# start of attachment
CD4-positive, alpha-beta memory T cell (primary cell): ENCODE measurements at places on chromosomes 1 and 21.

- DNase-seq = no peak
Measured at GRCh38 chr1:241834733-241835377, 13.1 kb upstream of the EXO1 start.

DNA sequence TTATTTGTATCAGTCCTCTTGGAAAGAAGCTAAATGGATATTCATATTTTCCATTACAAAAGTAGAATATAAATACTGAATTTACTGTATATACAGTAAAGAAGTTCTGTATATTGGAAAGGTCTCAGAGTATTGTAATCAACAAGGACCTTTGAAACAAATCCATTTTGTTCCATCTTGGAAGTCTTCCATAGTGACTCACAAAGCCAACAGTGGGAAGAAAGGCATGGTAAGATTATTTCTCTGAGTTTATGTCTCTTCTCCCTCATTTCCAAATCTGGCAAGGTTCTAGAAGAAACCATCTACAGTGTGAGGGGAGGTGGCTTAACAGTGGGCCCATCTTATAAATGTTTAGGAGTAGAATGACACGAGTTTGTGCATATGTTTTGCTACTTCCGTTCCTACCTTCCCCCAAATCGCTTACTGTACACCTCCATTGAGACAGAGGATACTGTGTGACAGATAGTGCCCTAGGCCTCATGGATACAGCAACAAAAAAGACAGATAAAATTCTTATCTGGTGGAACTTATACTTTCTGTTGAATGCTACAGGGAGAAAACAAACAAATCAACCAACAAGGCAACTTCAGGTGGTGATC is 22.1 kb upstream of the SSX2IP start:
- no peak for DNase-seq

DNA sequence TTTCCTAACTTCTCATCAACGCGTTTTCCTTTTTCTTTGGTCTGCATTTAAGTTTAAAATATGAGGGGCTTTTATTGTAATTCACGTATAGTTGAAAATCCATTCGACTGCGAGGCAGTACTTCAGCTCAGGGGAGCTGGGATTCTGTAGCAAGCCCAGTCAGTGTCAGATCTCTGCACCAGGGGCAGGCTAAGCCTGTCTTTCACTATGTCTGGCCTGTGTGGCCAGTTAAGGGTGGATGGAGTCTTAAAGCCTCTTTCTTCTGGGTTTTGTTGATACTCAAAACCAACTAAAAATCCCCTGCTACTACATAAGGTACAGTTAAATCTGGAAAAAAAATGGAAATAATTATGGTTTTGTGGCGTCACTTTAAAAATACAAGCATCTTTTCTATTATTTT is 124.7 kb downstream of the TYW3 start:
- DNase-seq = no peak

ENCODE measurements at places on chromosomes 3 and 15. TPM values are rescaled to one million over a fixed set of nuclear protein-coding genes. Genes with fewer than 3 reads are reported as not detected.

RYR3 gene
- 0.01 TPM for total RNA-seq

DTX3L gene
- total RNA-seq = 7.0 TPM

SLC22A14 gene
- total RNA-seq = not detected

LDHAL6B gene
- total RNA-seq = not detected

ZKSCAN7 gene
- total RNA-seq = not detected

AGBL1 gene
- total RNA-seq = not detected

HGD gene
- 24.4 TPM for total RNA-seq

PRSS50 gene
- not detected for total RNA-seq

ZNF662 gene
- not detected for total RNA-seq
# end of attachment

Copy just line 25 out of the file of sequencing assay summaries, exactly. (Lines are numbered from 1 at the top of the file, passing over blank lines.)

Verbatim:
ZNF662 gene